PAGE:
Life, to an extent, is a dualism; we experience ups and downs; we have “good” days where life goes according to plan, and we have “bad” days where life doesn’t. This is the nature of life, always fluctuating. Unfortunately, some of us, at times experience more of these so called “bad” days but what I am going to explore today is how we deal with these bad days? How do we use them to our advantage?
Either you’re going through the turbulence of life right now, or you’re bound to sooner or later. It helps to know how to turn these rough rides into an experience that is meaningful. How do learn to turn these times of hardship into positive thoughts?
Confronting the situation
When we come face to face with adversity and difficulty, there are some of us who cower, run away, and sometimes even try to numb ourselves in the moment, hoping it will go away. You will find whatever distraction that you can in order to ignore the situation you are currently in.
You need to stop this and learn to face it head on. Embrace whatever you are going through fully. You need to realise that you have the strength within you to work through this. You can draw wisdom from the moment by realising that bad times do happen to everyone but you need to try and understand the one you are in and confront it.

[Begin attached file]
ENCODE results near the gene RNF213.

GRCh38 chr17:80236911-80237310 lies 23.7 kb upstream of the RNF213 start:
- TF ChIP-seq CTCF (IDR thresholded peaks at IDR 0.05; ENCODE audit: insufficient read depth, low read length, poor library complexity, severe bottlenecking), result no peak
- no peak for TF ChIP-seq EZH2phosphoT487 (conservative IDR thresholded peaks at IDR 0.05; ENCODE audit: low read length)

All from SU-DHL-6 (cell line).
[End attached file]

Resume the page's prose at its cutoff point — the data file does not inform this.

Often we perceive life from our subjective point of view, we tend, out of habit, and out of a lack of self-awareness, to take life personally; two work colleagues having a whispered conversation automatically looks to us like they are bitching about you or spreading some harmful gossip when they actually are discussing yesterdays team meeting or something equally innocent; a conversation with someone whose tone towards us we don’t appreciate is them actually having problems at home, and their inner turmoil is bubbling up to the surface; an asshole cutting us off as we drive home is actually a father rushing to the hospital because his child has suddenly become unwell.
Don’t take things so personally. See things clearly, not as you think you see them. Look long and look “deep”. Penetrate past the superficial veil of life to see the potential meaning inherent in each moment.
Open up to your feelings